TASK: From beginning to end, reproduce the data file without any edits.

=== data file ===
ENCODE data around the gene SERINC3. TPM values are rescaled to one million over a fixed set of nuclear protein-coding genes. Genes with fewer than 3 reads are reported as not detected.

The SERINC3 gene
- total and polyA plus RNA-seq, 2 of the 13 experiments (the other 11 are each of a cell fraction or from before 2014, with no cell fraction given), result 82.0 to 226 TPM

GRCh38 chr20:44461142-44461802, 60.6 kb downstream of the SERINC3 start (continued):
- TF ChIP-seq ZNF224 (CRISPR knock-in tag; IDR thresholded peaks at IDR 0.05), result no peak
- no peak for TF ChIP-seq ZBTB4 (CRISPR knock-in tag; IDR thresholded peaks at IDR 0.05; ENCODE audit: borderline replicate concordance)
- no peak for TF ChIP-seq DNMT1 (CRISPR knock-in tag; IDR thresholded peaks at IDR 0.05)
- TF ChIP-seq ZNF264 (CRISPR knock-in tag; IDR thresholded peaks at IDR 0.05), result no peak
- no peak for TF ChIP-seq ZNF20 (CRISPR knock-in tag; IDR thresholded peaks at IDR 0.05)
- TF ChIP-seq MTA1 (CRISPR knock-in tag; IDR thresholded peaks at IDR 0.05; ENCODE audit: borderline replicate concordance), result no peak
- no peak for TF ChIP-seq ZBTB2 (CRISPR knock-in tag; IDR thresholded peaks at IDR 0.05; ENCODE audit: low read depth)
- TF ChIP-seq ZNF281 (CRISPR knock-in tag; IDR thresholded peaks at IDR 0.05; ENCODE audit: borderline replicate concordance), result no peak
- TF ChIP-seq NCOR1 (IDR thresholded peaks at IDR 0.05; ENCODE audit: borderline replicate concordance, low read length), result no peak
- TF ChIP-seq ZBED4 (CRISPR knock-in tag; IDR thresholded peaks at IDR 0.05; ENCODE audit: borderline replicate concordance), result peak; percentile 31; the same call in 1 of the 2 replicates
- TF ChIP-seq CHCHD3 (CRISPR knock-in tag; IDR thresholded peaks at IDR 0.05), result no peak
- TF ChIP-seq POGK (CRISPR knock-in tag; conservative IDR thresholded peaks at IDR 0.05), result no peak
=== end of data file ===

ENCODE data around the gene SERINC3. TPM values are rescaled to one million over a fixed set of nuclear protein-coding genes. Genes with fewer than 3 reads are reported as not detected.

The SERINC3 gene
- total and polyA plus RNA-seq, 2 of the 13 experiments (the other 11 are each of a cell fraction or from before 2014, with no cell fraction given), result 82.0 to 226 TPM

GRCh38 chr20:44461142-44461802, 60.6 kb downstream of the SERINC3 start (continued):
- TF ChIP-seq ZNF224 (CRISPR knock-in tag; IDR thresholded peaks at IDR 0.05), result no peak
- no peak for TF ChIP-seq ZBTB4 (CRISPR knock-in tag; IDR thresholded peaks at IDR 0.05; ENCODE audit: borderline replicate concordance)
- no peak for TF ChIP-seq DNMT1 (CRISPR knock-in tag; IDR thresholded peaks at IDR 0.05)
- TF ChIP-seq ZNF264 (CRISPR knock-in tag; IDR thresholded peaks at IDR 0.05), result no peak
- no peak for TF ChIP-seq ZNF20 (CRISPR knock-in tag; IDR thresholded peaks at IDR 0.05)
- TF ChIP-seq MTA1 (CRISPR knock-in tag; IDR thresholded peaks at IDR 0.05; ENCODE audit: borderline replicate concordance), result no peak
- no peak for TF ChIP-seq ZBTB2 (CRISPR knock-in tag; IDR thresholded peaks at IDR 0.05; ENCODE audit: low read depth)
- TF ChIP-seq ZNF281 (CRISPR knock-in tag; IDR thresholded peaks at IDR 0.05; ENCODE audit: borderline replicate concordance), result no peak
- TF ChIP-seq NCOR1 (IDR thresholded peaks at IDR 0.05; ENCODE audit: borderline replicate concordance, low read length), result no peak
- TF ChIP-seq ZBED4 (CRISPR knock-in tag; IDR thresholded peaks at IDR 0.05; ENCODE audit: borderline replicate concordance), result peak; percentile 31; the same call in 1 of the 2 replicates
- TF ChIP-seq CHCHD3 (CRISPR knock-in tag; IDR thresholded peaks at IDR 0.05), result no peak
- TF ChIP-seq POGK (CRISPR knock-in tag; conservative IDR thresholded peaks at IDR 0.05), result no peak